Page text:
Why workers aren't getting their fair share
The share of national income that goes to the workforce is falling, while corporate profits rise. That should be good for investors - but Merryn Somerset Web isn't so sure.
I've written here before about the fall in the share of national income that goes to workers in the US and the UK, but a recent report from Capital Economics makes the point again.
In the 1980s around 70% of national income went to workers in the form of wages. By the 2000s that had fallen to 64%. Today in the US, according to Capital Economics, it is around 62%. That decline has been "almost exactly offset by a rise in the corporate profit share". Profits averaged about 8.6% of national income in the 1980s, 10.8% in the 2000s, and in the last few years have even risen as far as 14.3%. So what's it all about?
Andrew Smithers blames it largely on executive compensation which, alongside the collapse of labour's bargaining power, he says has skewed the priorities of management away from long-term corporate health and towards the short term profits that come with firing people or slashing their wages.
Capital points as well to globalisation. Obviously, cheap labour in the East has hit pay in the West. In 1997, total employment by US multinationals in developing Asia was equivalent to around 4% of US domestic manufacturing employment. Now it is 22%.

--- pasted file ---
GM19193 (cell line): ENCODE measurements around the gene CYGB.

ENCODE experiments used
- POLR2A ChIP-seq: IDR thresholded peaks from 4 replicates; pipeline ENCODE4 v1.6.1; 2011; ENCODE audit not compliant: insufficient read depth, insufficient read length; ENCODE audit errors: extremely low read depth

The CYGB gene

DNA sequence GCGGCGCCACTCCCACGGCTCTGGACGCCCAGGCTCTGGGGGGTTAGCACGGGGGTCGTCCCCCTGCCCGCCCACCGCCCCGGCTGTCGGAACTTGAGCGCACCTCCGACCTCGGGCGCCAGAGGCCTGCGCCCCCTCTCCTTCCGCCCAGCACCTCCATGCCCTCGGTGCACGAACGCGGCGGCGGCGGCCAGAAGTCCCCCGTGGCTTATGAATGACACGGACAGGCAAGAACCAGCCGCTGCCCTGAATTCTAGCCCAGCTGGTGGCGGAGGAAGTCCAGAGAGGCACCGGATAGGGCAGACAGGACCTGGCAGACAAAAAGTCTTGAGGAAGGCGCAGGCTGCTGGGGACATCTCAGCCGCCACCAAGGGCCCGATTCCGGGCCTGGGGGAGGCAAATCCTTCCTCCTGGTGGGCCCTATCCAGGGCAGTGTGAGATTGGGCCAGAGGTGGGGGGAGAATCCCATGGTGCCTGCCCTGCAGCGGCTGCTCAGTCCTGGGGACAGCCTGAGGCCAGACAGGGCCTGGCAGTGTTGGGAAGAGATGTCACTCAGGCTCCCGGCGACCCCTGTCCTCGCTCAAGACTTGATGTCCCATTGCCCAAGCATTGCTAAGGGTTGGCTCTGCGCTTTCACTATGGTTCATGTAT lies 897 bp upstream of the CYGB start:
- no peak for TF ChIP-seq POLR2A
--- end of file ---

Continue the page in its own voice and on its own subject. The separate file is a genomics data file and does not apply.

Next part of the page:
But there is a third reason for the shift: the rise of information technology, which has "helped to leverage the output from any combination of capital and labour inputs". However, the productivity gains from this have gone not to labour, but to capital.
That's a trend Capital sees continuing: "automation, ie the substitution of labour for newly developed IT capital, could prove to be the biggest driver of labour's income share in the next decade, threatening relatively well paid jobs in transport, information and finance". Other jobs may well replace those jobs in education, healthcare and leisure but on current trends, they won't be so well paid.
Capital points out rather brutally that this is all good for equities, in that the less labour gets, the more capital gets (in the form of rising corporate profits). But I'm not sure I would bet on it.
Smithers notes that if US profit margins are to return to their long-term mean (which almost everything does in the end) they have to halve. And as I note here, much of this kind of thing depends on what politicians end up doing.
Until relatively recently the massive redistribution of the proceeds of output were disguised by the credit bubble. They aren't any more. That means that unless the 'reshoring' trend somehow accelerates such that labour prices can rise in the US (this isn't impossible) we can expect the government to step in to help change the direction of redistribution.